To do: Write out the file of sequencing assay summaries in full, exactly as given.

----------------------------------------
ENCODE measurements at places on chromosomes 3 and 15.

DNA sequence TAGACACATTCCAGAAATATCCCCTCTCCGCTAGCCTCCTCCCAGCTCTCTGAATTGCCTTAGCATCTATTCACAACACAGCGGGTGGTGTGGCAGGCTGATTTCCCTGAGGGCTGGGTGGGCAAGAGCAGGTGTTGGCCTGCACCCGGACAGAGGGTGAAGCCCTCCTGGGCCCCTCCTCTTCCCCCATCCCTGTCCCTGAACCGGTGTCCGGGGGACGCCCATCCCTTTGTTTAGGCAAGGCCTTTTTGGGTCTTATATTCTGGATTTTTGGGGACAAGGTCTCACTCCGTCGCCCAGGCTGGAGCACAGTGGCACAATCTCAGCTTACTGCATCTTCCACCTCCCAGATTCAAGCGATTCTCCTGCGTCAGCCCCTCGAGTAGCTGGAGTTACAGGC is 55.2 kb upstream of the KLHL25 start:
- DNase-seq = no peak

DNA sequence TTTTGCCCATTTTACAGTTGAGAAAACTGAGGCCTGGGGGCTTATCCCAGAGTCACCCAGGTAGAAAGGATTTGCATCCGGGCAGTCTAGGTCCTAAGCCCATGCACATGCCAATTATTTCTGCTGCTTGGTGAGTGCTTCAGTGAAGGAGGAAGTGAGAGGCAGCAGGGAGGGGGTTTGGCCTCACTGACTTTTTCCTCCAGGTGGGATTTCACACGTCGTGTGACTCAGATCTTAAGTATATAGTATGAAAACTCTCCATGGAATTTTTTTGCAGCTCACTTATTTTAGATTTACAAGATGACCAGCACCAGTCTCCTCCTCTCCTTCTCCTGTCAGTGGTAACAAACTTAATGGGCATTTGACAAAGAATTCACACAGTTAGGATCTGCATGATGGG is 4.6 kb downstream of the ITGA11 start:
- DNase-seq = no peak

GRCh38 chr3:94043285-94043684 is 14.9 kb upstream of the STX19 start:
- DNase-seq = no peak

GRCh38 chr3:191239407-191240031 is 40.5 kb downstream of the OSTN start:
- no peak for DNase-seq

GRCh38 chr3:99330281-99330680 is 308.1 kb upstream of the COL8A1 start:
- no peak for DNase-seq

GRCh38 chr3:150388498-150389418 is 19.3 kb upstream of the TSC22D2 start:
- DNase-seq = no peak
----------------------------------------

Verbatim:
ENCODE measurements at places on chromosomes 3 and 15.

DNA sequence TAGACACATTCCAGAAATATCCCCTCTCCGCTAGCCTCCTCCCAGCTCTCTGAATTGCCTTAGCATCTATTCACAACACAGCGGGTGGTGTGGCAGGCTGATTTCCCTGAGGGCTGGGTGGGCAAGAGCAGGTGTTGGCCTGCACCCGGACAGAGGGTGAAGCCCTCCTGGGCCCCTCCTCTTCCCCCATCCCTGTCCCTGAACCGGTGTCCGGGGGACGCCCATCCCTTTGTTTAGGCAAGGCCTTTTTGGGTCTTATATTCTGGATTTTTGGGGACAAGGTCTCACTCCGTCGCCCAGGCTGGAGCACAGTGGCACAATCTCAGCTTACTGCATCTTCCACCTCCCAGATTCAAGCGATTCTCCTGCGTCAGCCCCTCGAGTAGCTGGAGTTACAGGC is 55.2 kb upstream of the KLHL25 start:
- DNase-seq = no peak

DNA sequence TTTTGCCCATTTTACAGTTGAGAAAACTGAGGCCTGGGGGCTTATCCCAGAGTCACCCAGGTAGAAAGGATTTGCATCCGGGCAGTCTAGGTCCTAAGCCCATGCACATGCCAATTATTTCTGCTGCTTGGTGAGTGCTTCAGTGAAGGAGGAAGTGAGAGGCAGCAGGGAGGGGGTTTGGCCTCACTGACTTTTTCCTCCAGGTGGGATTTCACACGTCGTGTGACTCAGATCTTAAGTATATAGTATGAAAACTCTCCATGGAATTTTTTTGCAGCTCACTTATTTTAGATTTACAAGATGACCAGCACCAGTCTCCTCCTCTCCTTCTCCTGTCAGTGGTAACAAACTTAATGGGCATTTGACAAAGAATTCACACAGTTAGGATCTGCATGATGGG is 4.6 kb downstream of the ITGA11 start:
- DNase-seq = no peak

GRCh38 chr3:94043285-94043684 is 14.9 kb upstream of the STX19 start:
- DNase-seq = no peak

GRCh38 chr3:191239407-191240031 is 40.5 kb downstream of the OSTN start:
- no peak for DNase-seq

GRCh38 chr3:99330281-99330680 is 308.1 kb upstream of the COL8A1 start:
- no peak for DNase-seq

GRCh38 chr3:150388498-150389418 is 19.3 kb upstream of the TSC22D2 start:
- DNase-seq = no peak